There has been limited jurisprudence regarding the issue of catastrophic impairment (there is only one reported LAT catastrophic decision, which was based on the now extinct Glasgow Coma Scale) at the LAT. However, there is a helpful decision for applicants that addresses the reasonableness of insurer examination assessments in the catastrophic context.
G.P. and Cumis General Insurance Company3
In G.P. and Cumis General Insurance Company, the applicant’s catastrophic assessment team submitted an OCF-19 based on the whole person impairment (WPI) test. The applicant, in submitting an OCF-19, relied on reports and findings by a psychiatrist and a general practitioner who quantified the WPI rating based on a review of the file.
The insurer sought to have 4 in-person assessments (initially it sought 5 assessments but withdrew one), including 2 occupational therapy assessments, 1 psychiatry assessment and 1 physiatry assessment.
The applicant refused to attend the physiatry assessment on the basis that it did not have, or rely upon, a physiatry opinion. The applicant argued that attendance at a physiatry assessment would further escalate the litigation by requiring the applicant to retain additional experts to respond to the insurer’s reports.
The Adjudicator agreed with the applicant and found that a physiatry opinion was not required to prepare a WPI rating as “there is no ownership of WPI ratings by physiatrists.”
The Adjudicator objected to the insurer’s argument that a physiatry assessment was the “optimal” assessment to evaluate the applicant’s impairments. The Adjudicator stated that whether an assessment was “optimal” for the insurer was not the purpose of insurer examinations, which are permitted only when “reasonably necessary.” The Adjudicator made the following additional observations about insurer examinations in the decision:
- Reports that lead to an escalation of the proceeding that can cause further delay should be avoided;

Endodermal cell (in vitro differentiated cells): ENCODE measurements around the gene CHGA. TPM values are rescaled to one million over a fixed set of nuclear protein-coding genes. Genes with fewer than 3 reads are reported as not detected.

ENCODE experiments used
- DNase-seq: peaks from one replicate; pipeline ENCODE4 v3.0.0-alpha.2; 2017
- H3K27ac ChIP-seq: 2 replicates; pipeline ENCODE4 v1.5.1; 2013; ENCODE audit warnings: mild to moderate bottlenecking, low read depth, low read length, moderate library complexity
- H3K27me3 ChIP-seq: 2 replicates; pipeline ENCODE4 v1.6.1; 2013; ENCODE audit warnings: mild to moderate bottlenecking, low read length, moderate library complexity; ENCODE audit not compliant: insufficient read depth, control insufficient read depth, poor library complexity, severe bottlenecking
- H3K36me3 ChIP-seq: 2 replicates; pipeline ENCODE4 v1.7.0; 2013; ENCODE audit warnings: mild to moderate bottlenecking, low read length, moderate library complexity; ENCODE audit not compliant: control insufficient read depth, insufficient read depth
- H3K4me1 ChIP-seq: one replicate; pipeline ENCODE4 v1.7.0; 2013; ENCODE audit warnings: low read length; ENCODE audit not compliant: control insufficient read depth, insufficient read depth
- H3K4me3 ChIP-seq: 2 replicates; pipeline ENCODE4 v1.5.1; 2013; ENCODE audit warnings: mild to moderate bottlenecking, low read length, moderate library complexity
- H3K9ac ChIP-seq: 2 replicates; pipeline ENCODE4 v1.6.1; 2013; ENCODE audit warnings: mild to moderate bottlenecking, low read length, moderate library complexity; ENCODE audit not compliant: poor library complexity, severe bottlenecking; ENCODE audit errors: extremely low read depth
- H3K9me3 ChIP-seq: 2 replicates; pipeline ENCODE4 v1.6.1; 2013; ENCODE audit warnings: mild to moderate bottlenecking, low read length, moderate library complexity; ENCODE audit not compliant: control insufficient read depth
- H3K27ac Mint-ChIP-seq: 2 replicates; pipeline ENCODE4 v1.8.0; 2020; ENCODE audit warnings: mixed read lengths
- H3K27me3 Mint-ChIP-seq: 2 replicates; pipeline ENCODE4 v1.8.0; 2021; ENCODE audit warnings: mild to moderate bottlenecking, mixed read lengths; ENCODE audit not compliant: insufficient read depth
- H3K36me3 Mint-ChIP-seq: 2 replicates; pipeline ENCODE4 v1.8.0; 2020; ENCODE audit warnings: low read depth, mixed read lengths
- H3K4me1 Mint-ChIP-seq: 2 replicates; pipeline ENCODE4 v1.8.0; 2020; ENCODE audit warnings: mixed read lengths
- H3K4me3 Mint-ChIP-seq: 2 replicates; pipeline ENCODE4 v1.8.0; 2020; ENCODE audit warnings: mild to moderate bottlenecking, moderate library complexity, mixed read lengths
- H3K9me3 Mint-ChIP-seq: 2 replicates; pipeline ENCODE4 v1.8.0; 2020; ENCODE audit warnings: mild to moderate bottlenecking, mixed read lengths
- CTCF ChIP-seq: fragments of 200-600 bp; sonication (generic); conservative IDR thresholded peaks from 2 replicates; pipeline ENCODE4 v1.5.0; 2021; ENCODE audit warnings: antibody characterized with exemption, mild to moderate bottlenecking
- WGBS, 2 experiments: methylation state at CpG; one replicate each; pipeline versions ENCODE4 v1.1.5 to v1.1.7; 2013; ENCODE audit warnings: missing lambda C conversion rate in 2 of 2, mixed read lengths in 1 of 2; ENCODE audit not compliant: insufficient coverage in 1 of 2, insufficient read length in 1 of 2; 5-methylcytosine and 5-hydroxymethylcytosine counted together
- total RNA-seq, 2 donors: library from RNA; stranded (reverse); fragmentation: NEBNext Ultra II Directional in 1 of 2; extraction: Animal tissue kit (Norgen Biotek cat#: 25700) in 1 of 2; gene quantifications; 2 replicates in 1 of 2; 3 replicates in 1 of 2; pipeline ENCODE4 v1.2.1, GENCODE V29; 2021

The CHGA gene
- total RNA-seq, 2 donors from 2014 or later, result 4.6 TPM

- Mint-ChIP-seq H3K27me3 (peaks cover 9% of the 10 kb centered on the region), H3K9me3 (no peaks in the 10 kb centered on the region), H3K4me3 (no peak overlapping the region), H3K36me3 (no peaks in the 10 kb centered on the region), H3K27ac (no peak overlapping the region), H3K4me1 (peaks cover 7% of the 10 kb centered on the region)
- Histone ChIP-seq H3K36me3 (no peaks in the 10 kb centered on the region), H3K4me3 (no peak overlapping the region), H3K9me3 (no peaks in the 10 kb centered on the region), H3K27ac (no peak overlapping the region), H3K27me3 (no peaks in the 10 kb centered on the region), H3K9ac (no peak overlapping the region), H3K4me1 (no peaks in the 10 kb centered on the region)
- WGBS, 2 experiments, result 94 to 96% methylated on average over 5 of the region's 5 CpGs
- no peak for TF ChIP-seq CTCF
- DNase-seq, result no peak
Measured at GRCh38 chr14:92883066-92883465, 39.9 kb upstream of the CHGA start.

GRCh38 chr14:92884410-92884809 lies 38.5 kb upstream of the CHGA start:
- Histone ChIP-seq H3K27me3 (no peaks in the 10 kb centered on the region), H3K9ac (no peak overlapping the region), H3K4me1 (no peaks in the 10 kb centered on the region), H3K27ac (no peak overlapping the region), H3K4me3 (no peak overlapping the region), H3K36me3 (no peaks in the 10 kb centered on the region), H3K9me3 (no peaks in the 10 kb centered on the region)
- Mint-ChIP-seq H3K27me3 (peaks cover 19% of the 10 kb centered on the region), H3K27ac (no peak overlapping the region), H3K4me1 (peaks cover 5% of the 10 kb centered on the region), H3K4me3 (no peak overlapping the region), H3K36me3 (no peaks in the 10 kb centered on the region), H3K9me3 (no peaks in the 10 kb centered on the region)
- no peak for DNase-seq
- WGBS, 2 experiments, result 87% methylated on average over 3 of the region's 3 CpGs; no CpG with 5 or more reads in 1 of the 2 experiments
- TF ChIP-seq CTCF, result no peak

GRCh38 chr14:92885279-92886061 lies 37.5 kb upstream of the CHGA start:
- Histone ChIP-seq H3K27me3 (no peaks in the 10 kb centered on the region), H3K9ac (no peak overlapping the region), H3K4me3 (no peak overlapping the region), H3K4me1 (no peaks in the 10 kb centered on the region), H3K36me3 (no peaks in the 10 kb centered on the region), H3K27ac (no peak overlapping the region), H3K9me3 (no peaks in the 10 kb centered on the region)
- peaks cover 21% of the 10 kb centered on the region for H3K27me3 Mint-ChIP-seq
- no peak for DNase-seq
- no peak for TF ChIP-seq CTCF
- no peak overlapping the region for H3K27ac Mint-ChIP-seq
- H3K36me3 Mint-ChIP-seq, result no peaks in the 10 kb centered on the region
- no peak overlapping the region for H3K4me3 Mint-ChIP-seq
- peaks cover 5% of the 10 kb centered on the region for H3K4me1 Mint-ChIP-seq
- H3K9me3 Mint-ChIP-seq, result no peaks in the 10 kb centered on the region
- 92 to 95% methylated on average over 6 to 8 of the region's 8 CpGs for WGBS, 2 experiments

- The assessment process (i.e. selection of experts) should not be a process of rounding up the “usual suspects”; and,
- Insurers should be particularly cautious when seeking multiple insurer examinations as this will not usually be the least intrusive means of assessing impairments.
Going forward, applicant’s counsel should pay close attention to the number and nature of the proposed IE examinations requested by the insurer. This decision provides ammunition for limiting the number of assessments that an accident victim must attend, which is consistent with the principles of efficiency and proportionality, which the LAT promotes.
After one year in existence, there are aspects of the LAT process that require refinement and reconsideration and the adjudicators seem to understand this. Initially, LAT adjudicators were directing many disputes to resolution by way of a written hearing. My understanding is that the LAT is moving away from these written hearings, which is a good thing as you cannot typically understand the essence of a personal injury claim on a written record alone.
I would hope that the issue of costs is also revisited in some fashion. It is simply unfair to expect an injured applicant (many of whom are unrepresented) to adduce the medical evidence necessary to prove complex catastrophic impairment or weekly benefit claims without reimbursement of their costs. In my view, failing to provide reimbursement for costs in meritorious cases places the insurer and applicant on completely unequal playing fields (there is always an imbalance but it is magnified without costs being available), given an insurer’s ability to defend claims with limitless resources. Until this issue is rectified there will be many accident victims denied justice because of the cost associated with filing an application and proving a claim at the LAT. This conflicts with the purpose of the Statutory Accident Benefits Schedule and must be corrected.
I would expect there to be further substantive developments at the LAT in the next year. Decisions regarding the new catastrophic definitions are likely to be on the way and it will be interesting to follow these developments.